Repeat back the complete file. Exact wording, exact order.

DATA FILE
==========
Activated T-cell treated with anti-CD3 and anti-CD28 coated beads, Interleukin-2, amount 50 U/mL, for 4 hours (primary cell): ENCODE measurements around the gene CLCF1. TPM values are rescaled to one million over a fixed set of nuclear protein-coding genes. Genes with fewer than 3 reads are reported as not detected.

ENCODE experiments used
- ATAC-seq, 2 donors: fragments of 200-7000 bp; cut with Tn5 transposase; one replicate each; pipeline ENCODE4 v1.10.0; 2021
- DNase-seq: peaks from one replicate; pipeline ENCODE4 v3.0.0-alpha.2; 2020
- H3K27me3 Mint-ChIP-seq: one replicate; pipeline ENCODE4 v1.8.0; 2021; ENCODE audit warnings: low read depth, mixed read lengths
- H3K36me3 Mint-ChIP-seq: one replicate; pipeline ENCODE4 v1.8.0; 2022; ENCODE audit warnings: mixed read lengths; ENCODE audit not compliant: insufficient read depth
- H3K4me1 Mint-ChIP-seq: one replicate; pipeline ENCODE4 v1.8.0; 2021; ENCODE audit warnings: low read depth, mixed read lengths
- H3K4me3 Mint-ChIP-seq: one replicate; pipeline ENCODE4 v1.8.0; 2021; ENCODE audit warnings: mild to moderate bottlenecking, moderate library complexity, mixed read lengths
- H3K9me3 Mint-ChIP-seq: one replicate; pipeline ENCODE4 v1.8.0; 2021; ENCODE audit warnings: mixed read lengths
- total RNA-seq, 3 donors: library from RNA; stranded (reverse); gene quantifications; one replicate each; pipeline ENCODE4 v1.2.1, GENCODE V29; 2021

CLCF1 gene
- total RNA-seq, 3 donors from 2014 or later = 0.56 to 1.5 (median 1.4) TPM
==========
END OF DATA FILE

Activated T-cell treated with anti-CD3 and anti-CD28 coated beads, Interleukin-2, amount 50 U/mL, for 4 hours (primary cell): ENCODE measurements around the gene CLCF1. TPM values are rescaled to one million over a fixed set of nuclear protein-coding genes. Genes with fewer than 3 reads are reported as not detected.

ENCODE experiments used
- ATAC-seq, 2 donors: fragments of 200-7000 bp; cut with Tn5 transposase; one replicate each; pipeline ENCODE4 v1.10.0; 2021
- DNase-seq: peaks from one replicate; pipeline ENCODE4 v3.0.0-alpha.2; 2020
- H3K27me3 Mint-ChIP-seq: one replicate; pipeline ENCODE4 v1.8.0; 2021; ENCODE audit warnings: low read depth, mixed read lengths
- H3K36me3 Mint-ChIP-seq: one replicate; pipeline ENCODE4 v1.8.0; 2022; ENCODE audit warnings: mixed read lengths; ENCODE audit not compliant: insufficient read depth
- H3K4me1 Mint-ChIP-seq: one replicate; pipeline ENCODE4 v1.8.0; 2021; ENCODE audit warnings: low read depth, mixed read lengths
- H3K4me3 Mint-ChIP-seq: one replicate; pipeline ENCODE4 v1.8.0; 2021; ENCODE audit warnings: mild to moderate bottlenecking, moderate library complexity, mixed read lengths
- H3K9me3 Mint-ChIP-seq: one replicate; pipeline ENCODE4 v1.8.0; 2021; ENCODE audit warnings: mixed read lengths
- total RNA-seq, 3 donors: library from RNA; stranded (reverse); gene quantifications; one replicate each; pipeline ENCODE4 v1.2.1, GENCODE V29; 2021

CLCF1 gene
- total RNA-seq, 3 donors from 2014 or later = 0.56 to 1.5 (median 1.4) TPM